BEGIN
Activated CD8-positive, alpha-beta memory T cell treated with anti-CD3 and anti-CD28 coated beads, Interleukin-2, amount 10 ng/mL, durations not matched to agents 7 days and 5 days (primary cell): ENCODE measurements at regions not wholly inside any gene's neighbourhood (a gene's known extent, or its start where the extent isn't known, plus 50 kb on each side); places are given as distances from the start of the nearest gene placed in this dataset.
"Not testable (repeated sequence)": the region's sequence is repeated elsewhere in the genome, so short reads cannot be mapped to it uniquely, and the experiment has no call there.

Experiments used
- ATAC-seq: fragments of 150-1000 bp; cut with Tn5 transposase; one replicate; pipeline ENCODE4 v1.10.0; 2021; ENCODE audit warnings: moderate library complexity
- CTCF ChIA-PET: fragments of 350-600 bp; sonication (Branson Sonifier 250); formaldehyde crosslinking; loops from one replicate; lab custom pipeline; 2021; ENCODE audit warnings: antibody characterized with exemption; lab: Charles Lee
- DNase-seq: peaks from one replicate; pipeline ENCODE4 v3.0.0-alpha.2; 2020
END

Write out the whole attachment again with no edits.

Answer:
Activated CD8-positive, alpha-beta memory T cell treated with anti-CD3 and anti-CD28 coated beads, Interleukin-2, amount 10 ng/mL, durations not matched to agents 7 days and 5 days (primary cell): ENCODE measurements at regions not wholly inside any gene's neighbourhood (a gene's known extent, or its start where the extent isn't known, plus 50 kb on each side); places are given as distances from the start of the nearest gene placed in this dataset.
"Not testable (repeated sequence)": the region's sequence is repeated elsewhere in the genome, so short reads cannot be mapped to it uniquely, and the experiment has no call there.

Experiments used
- ATAC-seq: fragments of 150-1000 bp; cut with Tn5 transposase; one replicate; pipeline ENCODE4 v1.10.0; 2021; ENCODE audit warnings: moderate library complexity
- CTCF ChIA-PET: fragments of 350-600 bp; sonication (Branson Sonifier 250); formaldehyde crosslinking; loops from one replicate; lab custom pipeline; 2021; ENCODE audit warnings: antibody characterized with exemption; lab: Charles Lee
- DNase-seq: peaks from one replicate; pipeline ENCODE4 v3.0.0-alpha.2; 2020